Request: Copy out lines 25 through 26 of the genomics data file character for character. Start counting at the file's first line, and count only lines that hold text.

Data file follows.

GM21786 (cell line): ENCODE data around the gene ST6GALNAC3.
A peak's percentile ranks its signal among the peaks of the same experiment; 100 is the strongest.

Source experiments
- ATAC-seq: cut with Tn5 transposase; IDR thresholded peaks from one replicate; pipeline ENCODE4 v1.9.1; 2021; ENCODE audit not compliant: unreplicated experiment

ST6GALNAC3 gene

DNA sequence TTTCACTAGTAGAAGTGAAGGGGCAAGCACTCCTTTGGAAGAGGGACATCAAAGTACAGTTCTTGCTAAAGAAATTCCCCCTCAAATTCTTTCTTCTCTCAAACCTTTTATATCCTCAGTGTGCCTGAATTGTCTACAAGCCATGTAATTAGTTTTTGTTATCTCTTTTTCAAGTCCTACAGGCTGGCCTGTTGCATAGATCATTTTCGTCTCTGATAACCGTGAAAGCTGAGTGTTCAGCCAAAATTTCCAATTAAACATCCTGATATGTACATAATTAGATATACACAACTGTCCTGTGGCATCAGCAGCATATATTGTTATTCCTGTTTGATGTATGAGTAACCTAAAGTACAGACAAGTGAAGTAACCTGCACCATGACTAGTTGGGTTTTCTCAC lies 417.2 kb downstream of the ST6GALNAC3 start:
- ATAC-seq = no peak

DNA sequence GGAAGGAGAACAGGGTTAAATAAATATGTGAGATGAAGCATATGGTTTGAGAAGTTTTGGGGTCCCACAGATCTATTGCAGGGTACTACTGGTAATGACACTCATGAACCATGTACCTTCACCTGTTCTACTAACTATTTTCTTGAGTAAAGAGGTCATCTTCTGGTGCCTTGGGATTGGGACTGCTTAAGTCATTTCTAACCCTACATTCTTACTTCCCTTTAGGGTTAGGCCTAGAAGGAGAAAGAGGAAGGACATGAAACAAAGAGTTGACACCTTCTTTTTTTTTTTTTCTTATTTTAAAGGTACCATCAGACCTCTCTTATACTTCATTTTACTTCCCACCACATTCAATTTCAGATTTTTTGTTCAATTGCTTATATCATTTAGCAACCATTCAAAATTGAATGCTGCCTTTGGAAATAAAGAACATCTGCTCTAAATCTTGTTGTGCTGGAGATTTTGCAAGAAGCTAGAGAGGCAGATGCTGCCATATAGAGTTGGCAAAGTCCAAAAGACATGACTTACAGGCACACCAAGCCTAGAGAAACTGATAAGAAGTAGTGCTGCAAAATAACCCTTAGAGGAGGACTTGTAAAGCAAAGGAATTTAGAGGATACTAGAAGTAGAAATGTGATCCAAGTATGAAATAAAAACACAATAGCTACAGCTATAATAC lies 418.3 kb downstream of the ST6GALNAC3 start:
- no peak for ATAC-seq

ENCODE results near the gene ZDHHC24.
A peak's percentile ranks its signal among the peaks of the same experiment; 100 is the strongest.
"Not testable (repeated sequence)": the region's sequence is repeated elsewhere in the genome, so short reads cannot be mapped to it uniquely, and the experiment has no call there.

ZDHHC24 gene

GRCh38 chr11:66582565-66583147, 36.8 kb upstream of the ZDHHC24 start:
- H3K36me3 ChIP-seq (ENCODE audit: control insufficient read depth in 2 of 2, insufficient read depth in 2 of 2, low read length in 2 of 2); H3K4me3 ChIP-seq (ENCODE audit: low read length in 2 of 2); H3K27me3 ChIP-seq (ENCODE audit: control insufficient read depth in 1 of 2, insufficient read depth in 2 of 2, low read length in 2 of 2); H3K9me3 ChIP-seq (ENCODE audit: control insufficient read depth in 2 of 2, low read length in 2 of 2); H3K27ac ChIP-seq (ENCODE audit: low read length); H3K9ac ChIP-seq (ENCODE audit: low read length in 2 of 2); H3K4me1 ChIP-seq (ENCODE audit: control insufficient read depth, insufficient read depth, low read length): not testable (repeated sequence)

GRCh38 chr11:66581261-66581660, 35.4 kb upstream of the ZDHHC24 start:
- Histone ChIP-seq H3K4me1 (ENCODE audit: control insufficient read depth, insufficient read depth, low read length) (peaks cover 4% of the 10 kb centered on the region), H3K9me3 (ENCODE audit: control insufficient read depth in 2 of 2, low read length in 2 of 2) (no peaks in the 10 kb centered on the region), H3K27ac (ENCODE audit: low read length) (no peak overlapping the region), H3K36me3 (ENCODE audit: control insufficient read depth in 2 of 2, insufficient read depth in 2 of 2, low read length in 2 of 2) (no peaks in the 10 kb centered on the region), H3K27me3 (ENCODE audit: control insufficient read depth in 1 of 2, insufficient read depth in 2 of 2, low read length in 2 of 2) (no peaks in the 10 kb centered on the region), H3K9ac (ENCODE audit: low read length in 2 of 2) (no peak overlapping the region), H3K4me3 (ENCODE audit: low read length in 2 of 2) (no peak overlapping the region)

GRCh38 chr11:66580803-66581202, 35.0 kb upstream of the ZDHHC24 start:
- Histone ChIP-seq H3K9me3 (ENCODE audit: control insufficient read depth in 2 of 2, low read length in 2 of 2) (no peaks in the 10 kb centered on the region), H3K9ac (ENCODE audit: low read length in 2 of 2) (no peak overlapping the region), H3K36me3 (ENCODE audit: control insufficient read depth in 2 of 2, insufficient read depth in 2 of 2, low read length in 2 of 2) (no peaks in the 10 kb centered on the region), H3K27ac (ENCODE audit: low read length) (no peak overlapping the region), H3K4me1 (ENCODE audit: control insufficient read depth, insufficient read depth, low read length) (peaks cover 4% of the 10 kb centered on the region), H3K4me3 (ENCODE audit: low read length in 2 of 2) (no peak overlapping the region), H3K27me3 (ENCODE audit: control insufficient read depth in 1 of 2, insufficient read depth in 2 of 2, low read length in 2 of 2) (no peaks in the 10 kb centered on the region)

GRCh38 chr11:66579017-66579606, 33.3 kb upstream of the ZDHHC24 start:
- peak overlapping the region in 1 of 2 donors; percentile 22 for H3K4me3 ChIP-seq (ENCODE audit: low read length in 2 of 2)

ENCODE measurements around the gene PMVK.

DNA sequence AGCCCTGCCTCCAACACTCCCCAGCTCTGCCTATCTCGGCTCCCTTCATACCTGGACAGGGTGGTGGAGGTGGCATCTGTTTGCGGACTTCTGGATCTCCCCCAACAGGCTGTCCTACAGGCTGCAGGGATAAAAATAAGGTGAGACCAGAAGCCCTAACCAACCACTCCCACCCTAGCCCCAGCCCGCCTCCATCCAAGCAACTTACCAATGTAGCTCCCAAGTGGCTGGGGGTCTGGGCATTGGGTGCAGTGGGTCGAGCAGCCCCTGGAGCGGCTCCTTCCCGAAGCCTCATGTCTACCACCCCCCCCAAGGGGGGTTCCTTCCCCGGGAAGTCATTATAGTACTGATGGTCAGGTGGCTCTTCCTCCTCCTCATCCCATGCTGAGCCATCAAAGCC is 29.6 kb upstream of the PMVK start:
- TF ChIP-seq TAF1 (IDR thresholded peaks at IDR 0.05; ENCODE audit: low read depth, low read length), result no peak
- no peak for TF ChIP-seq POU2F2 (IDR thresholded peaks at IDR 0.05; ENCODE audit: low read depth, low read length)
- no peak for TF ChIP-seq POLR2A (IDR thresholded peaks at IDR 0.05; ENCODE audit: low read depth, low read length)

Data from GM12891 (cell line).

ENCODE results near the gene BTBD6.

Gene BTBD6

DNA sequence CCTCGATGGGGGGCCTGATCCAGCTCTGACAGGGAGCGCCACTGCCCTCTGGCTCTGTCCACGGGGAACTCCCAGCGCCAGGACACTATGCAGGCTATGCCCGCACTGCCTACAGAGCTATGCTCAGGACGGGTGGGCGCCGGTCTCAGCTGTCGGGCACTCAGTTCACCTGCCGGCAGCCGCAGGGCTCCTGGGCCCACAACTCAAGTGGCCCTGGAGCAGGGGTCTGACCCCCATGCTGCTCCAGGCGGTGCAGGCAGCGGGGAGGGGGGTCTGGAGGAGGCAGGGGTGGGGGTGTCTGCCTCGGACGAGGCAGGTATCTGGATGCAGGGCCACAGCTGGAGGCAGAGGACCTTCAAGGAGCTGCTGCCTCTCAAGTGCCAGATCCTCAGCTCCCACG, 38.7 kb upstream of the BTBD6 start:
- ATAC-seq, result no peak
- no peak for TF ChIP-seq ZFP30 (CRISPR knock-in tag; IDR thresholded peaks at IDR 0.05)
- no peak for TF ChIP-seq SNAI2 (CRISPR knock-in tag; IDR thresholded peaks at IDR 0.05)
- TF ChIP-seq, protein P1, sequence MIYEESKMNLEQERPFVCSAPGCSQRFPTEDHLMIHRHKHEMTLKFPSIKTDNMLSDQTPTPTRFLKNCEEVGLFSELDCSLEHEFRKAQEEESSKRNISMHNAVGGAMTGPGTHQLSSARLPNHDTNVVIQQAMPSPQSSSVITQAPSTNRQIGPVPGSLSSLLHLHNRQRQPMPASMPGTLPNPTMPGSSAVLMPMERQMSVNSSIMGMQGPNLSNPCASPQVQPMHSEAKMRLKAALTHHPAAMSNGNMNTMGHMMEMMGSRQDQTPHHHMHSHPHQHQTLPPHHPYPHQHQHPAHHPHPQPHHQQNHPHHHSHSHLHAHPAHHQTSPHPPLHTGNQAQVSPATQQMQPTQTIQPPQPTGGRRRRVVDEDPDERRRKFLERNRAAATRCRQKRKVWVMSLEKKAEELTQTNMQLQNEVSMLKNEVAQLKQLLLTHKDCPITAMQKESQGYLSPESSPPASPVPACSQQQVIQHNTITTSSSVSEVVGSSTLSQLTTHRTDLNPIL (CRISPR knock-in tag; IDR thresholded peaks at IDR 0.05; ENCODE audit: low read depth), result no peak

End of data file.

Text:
- no peak for TF ChIP-seq POU2F2 (IDR thresholded peaks at IDR 0.05; ENCODE audit: low read depth, low read length)
- no peak for TF ChIP-seq POLR2A (IDR thresholded peaks at IDR 0.05; ENCODE audit: low read depth, low read length)